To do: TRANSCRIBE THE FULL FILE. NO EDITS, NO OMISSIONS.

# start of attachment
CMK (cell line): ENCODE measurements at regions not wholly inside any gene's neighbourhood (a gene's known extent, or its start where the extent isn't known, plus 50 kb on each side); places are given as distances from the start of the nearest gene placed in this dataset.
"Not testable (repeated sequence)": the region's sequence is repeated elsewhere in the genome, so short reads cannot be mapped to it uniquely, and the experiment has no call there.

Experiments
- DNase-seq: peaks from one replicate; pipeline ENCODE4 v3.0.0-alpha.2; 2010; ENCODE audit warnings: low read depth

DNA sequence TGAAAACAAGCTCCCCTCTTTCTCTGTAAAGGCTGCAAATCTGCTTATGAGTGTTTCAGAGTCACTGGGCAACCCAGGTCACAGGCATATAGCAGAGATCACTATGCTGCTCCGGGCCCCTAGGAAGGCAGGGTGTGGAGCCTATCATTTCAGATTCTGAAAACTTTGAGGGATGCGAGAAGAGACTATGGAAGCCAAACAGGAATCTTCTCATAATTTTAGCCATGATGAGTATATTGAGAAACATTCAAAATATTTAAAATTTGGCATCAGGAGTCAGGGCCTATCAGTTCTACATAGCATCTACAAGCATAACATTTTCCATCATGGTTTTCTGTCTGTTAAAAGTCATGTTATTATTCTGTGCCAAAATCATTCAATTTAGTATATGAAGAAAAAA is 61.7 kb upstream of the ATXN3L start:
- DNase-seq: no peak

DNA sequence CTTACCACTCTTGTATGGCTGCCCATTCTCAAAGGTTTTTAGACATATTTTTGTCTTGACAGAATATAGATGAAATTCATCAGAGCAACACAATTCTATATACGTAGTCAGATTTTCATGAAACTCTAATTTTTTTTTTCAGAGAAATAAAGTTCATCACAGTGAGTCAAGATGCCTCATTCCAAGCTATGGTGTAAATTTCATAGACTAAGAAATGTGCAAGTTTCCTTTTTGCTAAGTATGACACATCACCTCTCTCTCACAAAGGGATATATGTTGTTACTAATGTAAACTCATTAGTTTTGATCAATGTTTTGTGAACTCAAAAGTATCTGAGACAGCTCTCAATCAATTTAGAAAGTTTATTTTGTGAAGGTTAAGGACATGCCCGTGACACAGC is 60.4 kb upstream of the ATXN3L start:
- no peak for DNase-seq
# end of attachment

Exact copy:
CMK (cell line): ENCODE measurements at regions not wholly inside any gene's neighbourhood (a gene's known extent, or its start where the extent isn't known, plus 50 kb on each side); places are given as distances from the start of the nearest gene placed in this dataset.
"Not testable (repeated sequence)": the region's sequence is repeated elsewhere in the genome, so short reads cannot be mapped to it uniquely, and the experiment has no call there.

Experiments
- DNase-seq: peaks from one replicate; pipeline ENCODE4 v3.0.0-alpha.2; 2010; ENCODE audit warnings: low read depth

DNA sequence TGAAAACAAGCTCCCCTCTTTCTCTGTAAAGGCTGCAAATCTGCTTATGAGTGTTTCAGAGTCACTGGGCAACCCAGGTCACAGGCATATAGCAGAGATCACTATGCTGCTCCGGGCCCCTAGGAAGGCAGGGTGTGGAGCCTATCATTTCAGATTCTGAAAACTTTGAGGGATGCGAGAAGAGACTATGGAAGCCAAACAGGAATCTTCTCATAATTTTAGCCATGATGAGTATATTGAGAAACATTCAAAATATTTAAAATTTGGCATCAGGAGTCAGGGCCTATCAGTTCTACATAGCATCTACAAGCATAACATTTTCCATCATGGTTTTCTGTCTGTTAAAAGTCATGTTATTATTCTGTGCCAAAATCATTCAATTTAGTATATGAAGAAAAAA is 61.7 kb upstream of the ATXN3L start:
- DNase-seq: no peak

DNA sequence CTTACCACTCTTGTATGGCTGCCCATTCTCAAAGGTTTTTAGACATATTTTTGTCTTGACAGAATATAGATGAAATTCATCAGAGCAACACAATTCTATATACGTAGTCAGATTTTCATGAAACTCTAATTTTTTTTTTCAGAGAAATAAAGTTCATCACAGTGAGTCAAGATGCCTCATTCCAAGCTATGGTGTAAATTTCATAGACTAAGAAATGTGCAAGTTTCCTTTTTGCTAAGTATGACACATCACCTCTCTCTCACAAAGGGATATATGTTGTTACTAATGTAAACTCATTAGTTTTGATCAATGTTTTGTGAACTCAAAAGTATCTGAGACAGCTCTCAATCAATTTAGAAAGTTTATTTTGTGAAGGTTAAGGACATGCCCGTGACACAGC is 60.4 kb upstream of the ATXN3L start:
- no peak for DNase-seq